'Shades of Greatness' uses baseball to spark reflection
What if Jackie Robinson never signed with the Brooklyn Dodgers? Artists in the "Shades of Greatness" exhibit pose this question while challenging audiences to take a different approach to art and to African-American history.
"Shades of Greatness," which opens at the William and Florence Schmidt Art Center in Belleville on Jan. 22, celebrates what Negro League players such as Robinson accomplished before Major League Baseball integrated in 1945. The exhibit, on loan from the Negro Leagues Baseball Museum in Kansas City, will be at the Schmidt Art Center on the campus of Southwestern Illinois College until March 7.
Visitors can preview the exhibit, commissioned by the NLBM, on Tuesday night at the "Diamonds are for Everyone" fundraiser. Proceeds from ticket sales ($50) for that event and an auction will go toward Schmidt Art Center's programs for children.
Ray Doswell, curator of the NLBM, said that the work in "Shades of Greatness" is not what people might expect. "Most people are used to sports art as, for lack of better words, giant baseball cards. We ask these artists to work on themes in history more so than people's pictures. The focus is on gender, leadership, entrepreneurship."
Doswell said the works in "Shades of Greatness" require the audience to question the course of race relations in the United States. He cites Rob Hatem's "Question Mark" (right) as an example.
In "Question Mark," Hatem fashioned a bat out of a piece of wood that had been, whether through natural or human forces, formed into the shape of a question mark. A baseball sits underneath as punctuation.
"He (Hatem) wanted to pose a question about what would baseball have been like if it had not integrated. What would the record books look like without the contribution from African-American and Latin-American players," Doswell said.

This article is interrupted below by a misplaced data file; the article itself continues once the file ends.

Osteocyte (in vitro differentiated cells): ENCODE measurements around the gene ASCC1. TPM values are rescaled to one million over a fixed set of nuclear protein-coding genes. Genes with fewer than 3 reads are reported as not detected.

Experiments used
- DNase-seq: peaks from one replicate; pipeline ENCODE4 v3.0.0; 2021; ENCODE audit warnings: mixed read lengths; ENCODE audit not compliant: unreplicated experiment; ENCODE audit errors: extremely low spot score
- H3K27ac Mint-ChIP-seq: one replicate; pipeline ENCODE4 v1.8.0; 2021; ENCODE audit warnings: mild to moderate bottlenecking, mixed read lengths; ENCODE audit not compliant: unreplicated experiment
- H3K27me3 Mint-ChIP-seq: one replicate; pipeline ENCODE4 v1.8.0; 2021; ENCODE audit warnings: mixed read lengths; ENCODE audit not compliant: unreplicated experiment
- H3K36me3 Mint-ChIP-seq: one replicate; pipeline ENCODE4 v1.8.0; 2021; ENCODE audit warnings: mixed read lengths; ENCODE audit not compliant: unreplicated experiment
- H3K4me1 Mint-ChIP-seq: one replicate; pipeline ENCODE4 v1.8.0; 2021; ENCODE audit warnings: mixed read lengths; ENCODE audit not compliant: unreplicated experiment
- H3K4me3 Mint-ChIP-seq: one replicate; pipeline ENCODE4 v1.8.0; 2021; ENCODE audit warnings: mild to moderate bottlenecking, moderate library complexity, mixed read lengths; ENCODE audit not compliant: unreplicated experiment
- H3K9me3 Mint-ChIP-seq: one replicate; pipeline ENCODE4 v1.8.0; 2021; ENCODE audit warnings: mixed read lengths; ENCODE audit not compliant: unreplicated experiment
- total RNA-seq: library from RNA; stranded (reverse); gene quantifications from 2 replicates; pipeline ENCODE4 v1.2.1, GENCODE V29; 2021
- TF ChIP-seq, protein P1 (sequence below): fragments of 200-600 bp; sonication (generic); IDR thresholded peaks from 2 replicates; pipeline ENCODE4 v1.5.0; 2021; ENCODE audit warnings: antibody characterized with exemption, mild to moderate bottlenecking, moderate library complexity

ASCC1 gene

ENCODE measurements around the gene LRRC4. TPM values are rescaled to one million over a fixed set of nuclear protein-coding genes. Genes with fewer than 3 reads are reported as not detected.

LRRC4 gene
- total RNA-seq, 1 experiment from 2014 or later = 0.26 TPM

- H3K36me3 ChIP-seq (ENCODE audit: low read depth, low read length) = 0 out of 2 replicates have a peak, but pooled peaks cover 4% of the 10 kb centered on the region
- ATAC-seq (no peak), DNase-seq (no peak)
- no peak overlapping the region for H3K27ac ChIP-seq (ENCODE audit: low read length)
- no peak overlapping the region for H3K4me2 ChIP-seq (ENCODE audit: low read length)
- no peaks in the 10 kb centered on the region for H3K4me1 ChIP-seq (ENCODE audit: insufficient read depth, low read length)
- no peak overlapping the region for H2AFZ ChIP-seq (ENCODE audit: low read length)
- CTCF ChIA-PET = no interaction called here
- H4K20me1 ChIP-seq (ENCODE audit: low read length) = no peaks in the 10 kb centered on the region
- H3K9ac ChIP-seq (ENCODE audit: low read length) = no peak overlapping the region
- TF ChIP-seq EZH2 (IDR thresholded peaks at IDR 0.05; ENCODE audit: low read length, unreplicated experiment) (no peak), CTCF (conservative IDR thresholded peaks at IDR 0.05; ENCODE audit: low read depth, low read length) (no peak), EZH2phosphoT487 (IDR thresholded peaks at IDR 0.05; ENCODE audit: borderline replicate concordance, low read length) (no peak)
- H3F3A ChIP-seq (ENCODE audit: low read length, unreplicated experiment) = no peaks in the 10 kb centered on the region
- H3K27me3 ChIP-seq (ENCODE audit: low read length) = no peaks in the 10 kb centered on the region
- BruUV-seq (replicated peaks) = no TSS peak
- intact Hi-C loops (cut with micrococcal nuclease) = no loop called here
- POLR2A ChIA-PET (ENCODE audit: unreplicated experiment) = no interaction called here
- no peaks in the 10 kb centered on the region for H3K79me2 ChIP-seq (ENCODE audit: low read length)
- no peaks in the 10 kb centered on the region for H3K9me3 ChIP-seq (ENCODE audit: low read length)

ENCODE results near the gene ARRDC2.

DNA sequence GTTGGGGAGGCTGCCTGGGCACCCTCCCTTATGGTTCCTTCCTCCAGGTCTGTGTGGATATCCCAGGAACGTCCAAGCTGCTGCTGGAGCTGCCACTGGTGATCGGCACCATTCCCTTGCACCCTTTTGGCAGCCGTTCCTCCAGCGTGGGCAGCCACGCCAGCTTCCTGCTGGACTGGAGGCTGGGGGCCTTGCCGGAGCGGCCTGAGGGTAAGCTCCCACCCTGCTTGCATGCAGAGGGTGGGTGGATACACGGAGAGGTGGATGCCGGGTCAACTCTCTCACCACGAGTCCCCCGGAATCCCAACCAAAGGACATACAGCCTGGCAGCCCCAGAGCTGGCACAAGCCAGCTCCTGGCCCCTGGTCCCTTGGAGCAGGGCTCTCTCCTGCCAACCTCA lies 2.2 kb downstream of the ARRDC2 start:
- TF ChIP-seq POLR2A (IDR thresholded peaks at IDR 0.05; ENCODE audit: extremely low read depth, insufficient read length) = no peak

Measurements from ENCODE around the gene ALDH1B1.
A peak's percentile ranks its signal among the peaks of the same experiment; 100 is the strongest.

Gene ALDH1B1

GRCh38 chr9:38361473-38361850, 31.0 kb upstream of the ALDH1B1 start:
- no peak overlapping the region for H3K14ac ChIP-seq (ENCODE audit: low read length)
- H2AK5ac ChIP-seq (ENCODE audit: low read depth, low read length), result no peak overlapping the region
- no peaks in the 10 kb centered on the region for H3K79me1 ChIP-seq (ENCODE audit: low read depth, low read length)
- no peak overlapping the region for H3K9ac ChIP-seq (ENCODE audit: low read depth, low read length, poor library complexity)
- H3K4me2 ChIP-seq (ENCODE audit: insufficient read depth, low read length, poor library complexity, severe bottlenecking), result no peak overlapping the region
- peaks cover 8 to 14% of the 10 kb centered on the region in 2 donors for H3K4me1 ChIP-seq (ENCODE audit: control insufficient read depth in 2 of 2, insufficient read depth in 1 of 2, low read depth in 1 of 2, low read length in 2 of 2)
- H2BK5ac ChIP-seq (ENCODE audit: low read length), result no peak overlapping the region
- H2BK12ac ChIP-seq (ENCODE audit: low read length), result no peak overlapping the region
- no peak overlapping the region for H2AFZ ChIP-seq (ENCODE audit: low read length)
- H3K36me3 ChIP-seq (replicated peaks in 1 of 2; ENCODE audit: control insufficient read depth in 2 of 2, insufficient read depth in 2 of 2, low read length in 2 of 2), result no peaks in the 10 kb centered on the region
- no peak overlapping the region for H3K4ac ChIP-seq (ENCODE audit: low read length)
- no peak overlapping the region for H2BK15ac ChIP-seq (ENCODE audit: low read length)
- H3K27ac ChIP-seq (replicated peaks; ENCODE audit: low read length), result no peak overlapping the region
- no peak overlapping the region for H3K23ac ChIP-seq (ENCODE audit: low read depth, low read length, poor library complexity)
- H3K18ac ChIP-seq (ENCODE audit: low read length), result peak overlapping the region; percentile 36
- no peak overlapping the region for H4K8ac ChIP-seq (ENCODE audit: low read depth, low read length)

After opening at the NLBM in Kansas City, "Shades of Greatness" has traveled throughout the country over the past five years. The Louisville Slugger Museum in Louisville, Ky., the National Baseball Hall of Fame in Cooperstown, N.Y., and the Wright Museum of African-American History in Detroit all hosted "Shades of Greatness" before it came to Belleville.
After she heard Doswell speak in Kansas City, Libby Reuter, curator of the Schmidt, proposed to the center's exhibit committee that "Shades of Greatness" come to Belleville.
Reuter said she wanted "an exhibit that would interest people who didn't know they were interested in art. This seemed like a great tie-in because there's a history aspect and a baseball aspect."
The committee agreed with Reuter and now, a full year later, "Shades of Greatness" is at Schmidt Art Center. The exhibit is meant to correspond with Black History Month, Reuter said, but its timeliness to President-elect Barack Obama's inauguration is an added bonus. Reuter hopes that, through the artwork, community members can gain a deeper appreciation of African-American history.
"Art records aspects of our culture. It's one way of doing history but it's not just a history of facts and dates, it's a history about feelings and society and the way people interact with each other," Reuter said.
In the age of Jim Crow laws and the "separate but equal" doctrine, if you were an African American or a Latin American who wanted to play high-level baseball, you played on a Negro Leagues team. The Brooklyn Dodgers recruited Robinson from a Negro National League team, the Kansas City Monarchs, in 1945. Robinson's contract with the Dodgers began the decline of NLB as the best African-American and Latin-American players integrated into the MLB. The NLB officially disbanded in the late 1950s.
As part of "Shades of Greatness," George Altman, the last surviving Negro League Baseball player in the St. Louis area will speak along with Doswell on Feb. 26 at the Main Complex Theatre in Belleville. Altman will also be an honored guest at the "Diamonds are for Everyone" event.
During "Shades of Greatness," Schmidt Art Center will also house an exhibit by local artist Harold Ernst Poth and jewelry created by metalworking students from Southern Illinois University-Carbondale.
For more information, call 618-222-5278 or visit www.schmidtartcenter.com .
Jennifer Gordon is a junior in the school of journalism at the University of Missouri Columbia. To reach her, contact Beacon features and commentary editor Donna Korando.